Hospital Acquired Infections – How to Reduce Surveillance Waste

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“Health Catalyst allowed us to quickly and easily identify actual Hospital Acquired Infection (HAI) cases, including ones we were missing before. Thanks to the EDW, our infection prevention team spends more time delivering interventions and less time collecting data.”  

-Manager, Infection Control and Epidemiology 


All healthcare systems face the same dual challenge. They need to wring out expenses at the same time that government is imposing new regulatory challenges—not the least of which are increased Hospital Acquired Infection (HAI) reporting requirements.

A large medical center needed to streamline its process for identifying patients with central-line associated bloodstream infections (CLABSI) and catheter-associated urinary tract infections (CA-UTI). These nosocomial (hospital-acquired) infections are associated with longer patient stays, increased mortality, as well as increased care costs—an estimated $20,000 per CLABSI case. They are largely preventable.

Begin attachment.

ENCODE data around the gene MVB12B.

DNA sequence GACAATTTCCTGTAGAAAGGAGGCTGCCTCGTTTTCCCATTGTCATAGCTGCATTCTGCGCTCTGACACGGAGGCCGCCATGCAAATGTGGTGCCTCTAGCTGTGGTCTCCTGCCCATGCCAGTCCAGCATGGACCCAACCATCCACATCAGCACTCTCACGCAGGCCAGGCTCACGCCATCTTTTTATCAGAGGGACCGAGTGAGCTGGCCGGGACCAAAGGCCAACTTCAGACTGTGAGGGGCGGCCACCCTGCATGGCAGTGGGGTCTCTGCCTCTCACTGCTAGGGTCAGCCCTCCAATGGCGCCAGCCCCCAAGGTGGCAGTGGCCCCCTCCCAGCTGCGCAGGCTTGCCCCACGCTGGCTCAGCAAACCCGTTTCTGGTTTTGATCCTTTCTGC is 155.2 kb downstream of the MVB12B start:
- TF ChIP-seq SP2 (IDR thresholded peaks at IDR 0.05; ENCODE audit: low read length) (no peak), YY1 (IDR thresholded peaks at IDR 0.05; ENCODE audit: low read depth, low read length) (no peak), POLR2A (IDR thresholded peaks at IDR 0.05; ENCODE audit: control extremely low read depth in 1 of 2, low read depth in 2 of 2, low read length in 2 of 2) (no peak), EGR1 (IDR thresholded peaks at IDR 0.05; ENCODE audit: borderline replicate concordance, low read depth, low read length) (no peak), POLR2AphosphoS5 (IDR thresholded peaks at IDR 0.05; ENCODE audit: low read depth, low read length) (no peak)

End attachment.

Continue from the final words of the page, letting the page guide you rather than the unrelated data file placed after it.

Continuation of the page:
Late-Binding™ Data Warehouse

Partly in an effort to tackle this issue, the medical center previously tried to implement a traditional enterprise data warehouse (EDW). Results were poor. Deployment took years and never generated the needed, near real-time results. Meanwhile, clinical resources that might have been directed to improving patient care were spent manually tracking lab results and reviewing data to determine if patients’ positive blood or urine cultures correlated to nosocomial infections.

In 2011, the hospital brought in Health Catalyst to deploy its Late-Binding™ Data Warehouse. Working flexibly with the health system’s electronic health record software, the agile EDW application supports the fast-changing rules and use cases of healthcare data.

HAI Advanced Application

The Health Catalyst HAI Advanced Application includes the implementation of automated clinical algorithms that adhere to National Healthcare Safety Network (NHSN) definitions. The algorithms provide inclusion and exclusion criteria for patients. For algorithm validation, all cultures processed by the hospital, were collected in a retrospective electronic search for a six month time period. These results were validated utilizing NHSN surveillance definitions by trained infection preventionists thorough chart review.

Within six months, chart reviews showed that use of the Health Catalyst Application delivered more accurate regulatory reporting of HAI

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